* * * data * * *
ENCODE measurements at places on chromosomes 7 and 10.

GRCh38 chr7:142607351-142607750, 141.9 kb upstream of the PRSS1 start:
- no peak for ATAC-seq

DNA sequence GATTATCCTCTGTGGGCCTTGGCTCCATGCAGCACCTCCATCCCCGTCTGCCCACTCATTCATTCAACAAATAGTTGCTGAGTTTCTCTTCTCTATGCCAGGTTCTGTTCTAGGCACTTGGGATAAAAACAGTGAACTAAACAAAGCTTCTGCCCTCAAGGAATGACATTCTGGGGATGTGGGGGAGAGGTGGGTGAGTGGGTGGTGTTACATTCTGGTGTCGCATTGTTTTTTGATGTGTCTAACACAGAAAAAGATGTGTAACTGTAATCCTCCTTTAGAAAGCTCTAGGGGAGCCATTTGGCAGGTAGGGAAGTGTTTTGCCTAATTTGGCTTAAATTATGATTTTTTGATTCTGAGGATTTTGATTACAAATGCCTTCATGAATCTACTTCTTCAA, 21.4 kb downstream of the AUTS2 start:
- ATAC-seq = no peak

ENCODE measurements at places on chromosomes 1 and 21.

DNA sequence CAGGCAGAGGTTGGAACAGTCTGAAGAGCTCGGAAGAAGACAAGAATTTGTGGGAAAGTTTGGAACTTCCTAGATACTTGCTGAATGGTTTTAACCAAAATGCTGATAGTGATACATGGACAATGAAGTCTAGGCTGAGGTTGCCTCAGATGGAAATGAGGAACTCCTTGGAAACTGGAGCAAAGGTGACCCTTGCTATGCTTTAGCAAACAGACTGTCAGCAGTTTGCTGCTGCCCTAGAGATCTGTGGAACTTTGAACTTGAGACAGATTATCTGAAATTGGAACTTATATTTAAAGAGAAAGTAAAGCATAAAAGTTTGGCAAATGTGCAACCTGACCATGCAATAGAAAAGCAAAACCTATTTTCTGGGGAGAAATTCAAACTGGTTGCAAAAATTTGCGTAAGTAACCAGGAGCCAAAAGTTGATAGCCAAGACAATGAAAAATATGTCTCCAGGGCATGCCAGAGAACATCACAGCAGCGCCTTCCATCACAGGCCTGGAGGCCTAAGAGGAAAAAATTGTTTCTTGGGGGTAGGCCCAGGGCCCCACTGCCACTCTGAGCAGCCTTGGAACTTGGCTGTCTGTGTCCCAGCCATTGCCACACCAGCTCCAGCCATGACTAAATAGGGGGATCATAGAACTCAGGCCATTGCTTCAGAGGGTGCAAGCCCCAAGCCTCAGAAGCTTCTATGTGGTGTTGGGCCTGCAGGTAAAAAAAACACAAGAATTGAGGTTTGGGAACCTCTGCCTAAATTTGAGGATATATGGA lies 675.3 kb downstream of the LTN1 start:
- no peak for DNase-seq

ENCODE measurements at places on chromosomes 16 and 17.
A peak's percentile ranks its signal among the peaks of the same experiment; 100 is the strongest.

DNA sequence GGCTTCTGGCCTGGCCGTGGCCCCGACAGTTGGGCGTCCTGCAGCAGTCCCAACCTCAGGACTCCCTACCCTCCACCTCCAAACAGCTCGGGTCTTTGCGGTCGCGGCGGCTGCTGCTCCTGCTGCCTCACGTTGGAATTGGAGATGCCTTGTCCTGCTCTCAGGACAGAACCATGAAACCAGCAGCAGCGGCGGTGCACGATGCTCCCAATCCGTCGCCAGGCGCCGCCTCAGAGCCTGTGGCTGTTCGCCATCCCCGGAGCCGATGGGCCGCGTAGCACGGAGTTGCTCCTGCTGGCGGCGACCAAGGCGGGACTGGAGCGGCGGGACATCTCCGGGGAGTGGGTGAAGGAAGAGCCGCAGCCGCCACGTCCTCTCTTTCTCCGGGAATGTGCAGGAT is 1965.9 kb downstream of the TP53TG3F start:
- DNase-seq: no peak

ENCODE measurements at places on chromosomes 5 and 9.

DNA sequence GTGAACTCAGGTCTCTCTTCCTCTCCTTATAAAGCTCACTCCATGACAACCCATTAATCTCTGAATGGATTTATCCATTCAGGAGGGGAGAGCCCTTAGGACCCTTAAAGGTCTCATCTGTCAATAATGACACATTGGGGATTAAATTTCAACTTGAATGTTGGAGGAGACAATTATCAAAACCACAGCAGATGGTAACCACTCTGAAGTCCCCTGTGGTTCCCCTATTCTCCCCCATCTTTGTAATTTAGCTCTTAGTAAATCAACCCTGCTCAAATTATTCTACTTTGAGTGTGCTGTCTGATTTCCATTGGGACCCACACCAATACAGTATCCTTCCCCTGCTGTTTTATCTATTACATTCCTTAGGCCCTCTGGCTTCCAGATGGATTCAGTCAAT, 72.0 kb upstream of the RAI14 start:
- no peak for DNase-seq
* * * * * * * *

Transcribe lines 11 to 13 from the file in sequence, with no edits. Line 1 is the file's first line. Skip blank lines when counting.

DNA sequence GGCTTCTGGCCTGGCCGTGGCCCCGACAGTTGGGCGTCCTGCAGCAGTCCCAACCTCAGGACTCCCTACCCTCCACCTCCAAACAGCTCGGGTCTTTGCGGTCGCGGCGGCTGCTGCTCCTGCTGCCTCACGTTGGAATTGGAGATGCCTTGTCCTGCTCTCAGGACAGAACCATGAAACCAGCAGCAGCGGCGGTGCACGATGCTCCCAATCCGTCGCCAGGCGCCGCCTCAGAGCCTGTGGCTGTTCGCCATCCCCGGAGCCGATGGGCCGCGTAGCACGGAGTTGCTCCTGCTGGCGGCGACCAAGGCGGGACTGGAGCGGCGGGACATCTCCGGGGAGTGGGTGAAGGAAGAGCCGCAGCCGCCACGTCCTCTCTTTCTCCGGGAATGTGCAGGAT is 1965.9 kb downstream of the TP53TG3F start:
- DNase-seq: no peak

ENCODE measurements at places on chromosomes 5 and 9.